As the financial markets negotiate a battlefield of rising European debt, high inflation and the fear of a double-dip recession, investors have been left in a bit of a no-man’s land. Sectors across the board have taken a hammering, and even the safe-haven allure of the commodities market has faltered.
Despite the bloodbath, analysts and fund managers alike have remained bullish on the sector, arguing that precious metals have performed well during times of economic distress, including the 2008/09 financial crisis. But how you get in on the game is a matter of preference………………………………………..Full Article: Source

Posted on 13 December 2011 by VRS |  Email |Print

In a bid to replace the Mining Act of 1957, India’s Mines Ministry tabled the new Mining Bill in Parliament proposing that coal miners share 26% of the profit and non-coal miners’ 100% of the royalty annually with project affected people.
Mining Minister Dinsha Patel said the Bill would ensure that mining projects would not get scuttled by the local population as has been happening in the past. Displaced persons have been seeking adequate compensation and have stalled projects of companies like Korean steelmaker Posco and ArcelorMittal………………………………………..Full Article: Source

Posted on 13 December 2011 by VRS |  Email |Print

Commodity and currency-based ETFs are gaining popularity as investors disappointed with poor returns on traditional investments like stocks and bonds look to diversify their holdings.
According to a new report from research firm Aite Group, assets under management in commodity ETFs hit $118 billion at the end of October, up dramatically from slightly more than $1 billion in 2004. Currency-based ETFs, meanwhile, grew eightfold, from less than $1 billion at the end of 2006 to just under $8 billion at the end of October. Together, they represent about 12% of the overall ETF assets under management, according to Aite………………………………………..Full Article: Source

Posted on 13 December 2011 by VRS |  Email |Print

Benedicte Gravrand, Opalesque Geneva: A2CT2, a Geneva-based commodity CTA shop, has just celebrated the 6th anniversary of its flagship, the Commodity Absolute Return Fund (CARF).
The first share class of the Fund, CARF A, is an unlevered alpha strategy. It was down 1.92% in October and up 3.23% YTD, annualising +5.3% since inception (and 8.3% since March’10, when the managers started balancing sectors). By comparison, the Goldman Sachs Commodity Index returned +9.75% in October and -0.46% YTD and the Newedge CTA index lost on all counts with -3.64% for the month and -4.98% YTD…………………………………………Full Article: Source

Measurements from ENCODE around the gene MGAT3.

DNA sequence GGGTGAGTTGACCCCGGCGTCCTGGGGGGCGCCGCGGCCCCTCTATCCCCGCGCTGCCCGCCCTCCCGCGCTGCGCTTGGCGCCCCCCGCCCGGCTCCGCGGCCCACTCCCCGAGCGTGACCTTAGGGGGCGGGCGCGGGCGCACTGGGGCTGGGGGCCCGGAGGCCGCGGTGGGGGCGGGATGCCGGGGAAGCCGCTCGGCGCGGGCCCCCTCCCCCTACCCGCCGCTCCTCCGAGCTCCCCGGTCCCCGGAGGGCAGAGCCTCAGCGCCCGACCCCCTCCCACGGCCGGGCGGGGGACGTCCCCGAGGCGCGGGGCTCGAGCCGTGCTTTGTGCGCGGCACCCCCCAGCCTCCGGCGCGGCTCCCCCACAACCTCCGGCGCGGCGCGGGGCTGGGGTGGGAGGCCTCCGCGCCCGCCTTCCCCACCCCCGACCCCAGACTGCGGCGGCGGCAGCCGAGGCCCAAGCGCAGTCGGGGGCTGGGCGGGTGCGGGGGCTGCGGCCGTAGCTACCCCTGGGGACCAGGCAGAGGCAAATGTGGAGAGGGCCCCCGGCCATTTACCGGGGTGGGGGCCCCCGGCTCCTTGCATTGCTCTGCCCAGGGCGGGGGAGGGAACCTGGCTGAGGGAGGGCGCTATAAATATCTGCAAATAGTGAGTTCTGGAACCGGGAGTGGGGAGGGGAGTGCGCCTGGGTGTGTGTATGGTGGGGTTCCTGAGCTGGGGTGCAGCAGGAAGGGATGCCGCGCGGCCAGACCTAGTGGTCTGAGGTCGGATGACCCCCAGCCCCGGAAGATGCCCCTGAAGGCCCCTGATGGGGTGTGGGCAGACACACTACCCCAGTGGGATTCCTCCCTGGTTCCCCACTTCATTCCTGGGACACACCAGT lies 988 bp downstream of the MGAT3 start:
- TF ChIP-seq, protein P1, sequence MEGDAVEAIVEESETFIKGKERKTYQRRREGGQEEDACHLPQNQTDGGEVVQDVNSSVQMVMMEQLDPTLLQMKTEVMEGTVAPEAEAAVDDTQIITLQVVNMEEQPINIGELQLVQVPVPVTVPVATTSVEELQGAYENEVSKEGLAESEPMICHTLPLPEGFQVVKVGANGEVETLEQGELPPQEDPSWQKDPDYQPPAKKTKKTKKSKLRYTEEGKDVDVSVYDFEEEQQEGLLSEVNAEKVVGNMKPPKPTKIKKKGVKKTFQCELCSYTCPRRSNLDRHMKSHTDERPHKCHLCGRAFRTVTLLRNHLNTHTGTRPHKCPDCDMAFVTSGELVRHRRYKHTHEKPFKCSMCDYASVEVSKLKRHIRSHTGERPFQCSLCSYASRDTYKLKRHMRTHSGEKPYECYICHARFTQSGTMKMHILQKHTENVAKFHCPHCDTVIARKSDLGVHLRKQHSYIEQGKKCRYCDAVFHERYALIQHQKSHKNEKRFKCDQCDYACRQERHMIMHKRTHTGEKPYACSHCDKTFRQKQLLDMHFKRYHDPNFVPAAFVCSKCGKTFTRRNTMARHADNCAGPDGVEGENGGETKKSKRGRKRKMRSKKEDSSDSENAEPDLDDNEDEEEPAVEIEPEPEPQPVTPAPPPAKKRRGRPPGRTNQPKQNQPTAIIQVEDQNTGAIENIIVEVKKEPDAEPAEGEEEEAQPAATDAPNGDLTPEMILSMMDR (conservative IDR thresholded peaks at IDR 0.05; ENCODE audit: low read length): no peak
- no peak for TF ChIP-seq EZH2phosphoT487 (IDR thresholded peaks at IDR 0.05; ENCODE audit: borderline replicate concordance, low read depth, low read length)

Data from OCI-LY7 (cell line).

Posted on 13 December 2011 by VRS |  Email |Print

Tin producers from Indonesia, the world’s largest exporter, are backing the start of a physical contract in the country to try to establish an alternative to the benchmark on the London Metal Exchange.
The Indonesia Commodity & Derivatives Exchange, which trades palm oil and gold, plans to introduce the new contract next week, offered in lots of 5 metric tons and priced in dollars, according to a statement today. Trade will start Dec. 15, according to Megain Widjaja, exchange chief executive………………………………………..Full Article: Source

Posted on 13 December 2011 by VRS |  Email |Print

The Singapore Mercantile Exchange (SMX) will launch five contracts for Indian-origin commodity products next year, Chief Executive Officer Vaidyalingam Hariharan said.
“We will launch 10 to 13 contracts, which will include some of the successful Indian-origin commodity contracts such as cotton, gold and silver,” Hariharan — who took charge of the Financial Technologies Group-owned SMX as CEO today after holding the role for more than six months on an interim basis — told PTI………………………………………..Full Article: Source

Posted on 13 December 2011 by VRS |  Email |Print

Money manager Bill Brennan spends most of his waking hours thinking about something most Americans take for granted: water.
It may be the most essential of all commodities because without it none of us would be alive. But as an investment, water has had neither the glitter of gold nor the allure of oil………………………………………..Full Article: Source